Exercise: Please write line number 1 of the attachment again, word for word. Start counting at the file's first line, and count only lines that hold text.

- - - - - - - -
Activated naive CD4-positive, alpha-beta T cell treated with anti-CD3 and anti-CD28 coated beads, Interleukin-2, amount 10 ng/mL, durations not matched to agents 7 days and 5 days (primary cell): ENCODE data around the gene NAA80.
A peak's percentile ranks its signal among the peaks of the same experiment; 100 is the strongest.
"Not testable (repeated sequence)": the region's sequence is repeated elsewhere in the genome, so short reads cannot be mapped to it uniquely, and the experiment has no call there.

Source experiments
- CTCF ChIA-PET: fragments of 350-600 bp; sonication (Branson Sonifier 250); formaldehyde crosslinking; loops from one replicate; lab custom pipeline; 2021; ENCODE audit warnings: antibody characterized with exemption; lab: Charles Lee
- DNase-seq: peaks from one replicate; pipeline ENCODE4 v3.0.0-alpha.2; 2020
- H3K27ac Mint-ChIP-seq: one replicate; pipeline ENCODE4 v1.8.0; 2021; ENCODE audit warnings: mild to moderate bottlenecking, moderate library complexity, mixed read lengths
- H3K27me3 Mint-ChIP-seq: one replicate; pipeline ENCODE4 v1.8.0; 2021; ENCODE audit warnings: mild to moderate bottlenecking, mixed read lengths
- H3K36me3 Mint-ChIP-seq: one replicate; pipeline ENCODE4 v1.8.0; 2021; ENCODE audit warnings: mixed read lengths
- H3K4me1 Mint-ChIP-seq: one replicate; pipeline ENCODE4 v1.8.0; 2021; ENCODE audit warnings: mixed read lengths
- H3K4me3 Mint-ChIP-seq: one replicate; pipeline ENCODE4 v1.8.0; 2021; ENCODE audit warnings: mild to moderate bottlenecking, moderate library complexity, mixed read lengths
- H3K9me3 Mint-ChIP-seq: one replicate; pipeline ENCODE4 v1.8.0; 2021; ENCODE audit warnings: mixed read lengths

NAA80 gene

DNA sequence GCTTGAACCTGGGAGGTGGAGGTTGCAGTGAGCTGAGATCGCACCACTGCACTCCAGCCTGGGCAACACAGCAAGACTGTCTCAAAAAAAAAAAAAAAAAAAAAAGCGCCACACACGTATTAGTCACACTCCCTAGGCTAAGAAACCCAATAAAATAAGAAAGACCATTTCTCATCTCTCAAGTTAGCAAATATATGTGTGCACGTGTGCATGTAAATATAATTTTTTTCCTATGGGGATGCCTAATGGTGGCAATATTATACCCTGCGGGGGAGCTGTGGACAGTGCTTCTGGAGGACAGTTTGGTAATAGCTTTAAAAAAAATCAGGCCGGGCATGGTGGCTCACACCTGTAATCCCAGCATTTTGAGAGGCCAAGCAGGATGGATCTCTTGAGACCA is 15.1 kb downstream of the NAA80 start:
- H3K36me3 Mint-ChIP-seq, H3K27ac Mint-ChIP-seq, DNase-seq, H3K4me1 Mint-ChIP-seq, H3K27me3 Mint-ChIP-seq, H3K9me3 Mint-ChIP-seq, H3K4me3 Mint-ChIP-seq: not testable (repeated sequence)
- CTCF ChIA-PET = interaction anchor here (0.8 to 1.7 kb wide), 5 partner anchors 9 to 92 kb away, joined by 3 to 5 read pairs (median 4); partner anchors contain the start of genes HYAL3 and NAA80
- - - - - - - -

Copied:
Activated naive CD4-positive, alpha-beta T cell treated with anti-CD3 and anti-CD28 coated beads, Interleukin-2, amount 10 ng/mL, durations not matched to agents 7 days and 5 days (primary cell): ENCODE data around the gene NAA80.